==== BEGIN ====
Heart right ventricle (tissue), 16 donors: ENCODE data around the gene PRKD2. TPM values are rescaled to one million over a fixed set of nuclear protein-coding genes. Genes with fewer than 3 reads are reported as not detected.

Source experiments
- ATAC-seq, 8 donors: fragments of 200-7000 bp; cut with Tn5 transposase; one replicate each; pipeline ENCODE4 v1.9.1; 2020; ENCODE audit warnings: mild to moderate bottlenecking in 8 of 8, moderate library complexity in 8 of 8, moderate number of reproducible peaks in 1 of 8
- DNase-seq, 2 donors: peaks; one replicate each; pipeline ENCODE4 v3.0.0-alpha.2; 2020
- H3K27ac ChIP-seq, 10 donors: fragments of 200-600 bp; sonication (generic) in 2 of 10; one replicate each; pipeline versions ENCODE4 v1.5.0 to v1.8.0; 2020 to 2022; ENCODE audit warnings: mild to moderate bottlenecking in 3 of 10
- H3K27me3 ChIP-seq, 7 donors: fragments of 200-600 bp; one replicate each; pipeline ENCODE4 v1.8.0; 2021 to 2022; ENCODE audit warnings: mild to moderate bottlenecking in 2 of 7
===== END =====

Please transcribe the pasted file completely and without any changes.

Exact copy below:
Heart right ventricle (tissue), 16 donors: ENCODE data around the gene PRKD2. TPM values are rescaled to one million over a fixed set of nuclear protein-coding genes. Genes with fewer than 3 reads are reported as not detected.

Source experiments
- ATAC-seq, 8 donors: fragments of 200-7000 bp; cut with Tn5 transposase; one replicate each; pipeline ENCODE4 v1.9.1; 2020; ENCODE audit warnings: mild to moderate bottlenecking in 8 of 8, moderate library complexity in 8 of 8, moderate number of reproducible peaks in 1 of 8
- DNase-seq, 2 donors: peaks; one replicate each; pipeline ENCODE4 v3.0.0-alpha.2; 2020
- H3K27ac ChIP-seq, 10 donors: fragments of 200-600 bp; sonication (generic) in 2 of 10; one replicate each; pipeline versions ENCODE4 v1.5.0 to v1.8.0; 2020 to 2022; ENCODE audit warnings: mild to moderate bottlenecking in 3 of 10
- H3K27me3 ChIP-seq, 7 donors: fragments of 200-600 bp; one replicate each; pipeline ENCODE4 v1.8.0; 2021 to 2022; ENCODE audit warnings: mild to moderate bottlenecking in 2 of 7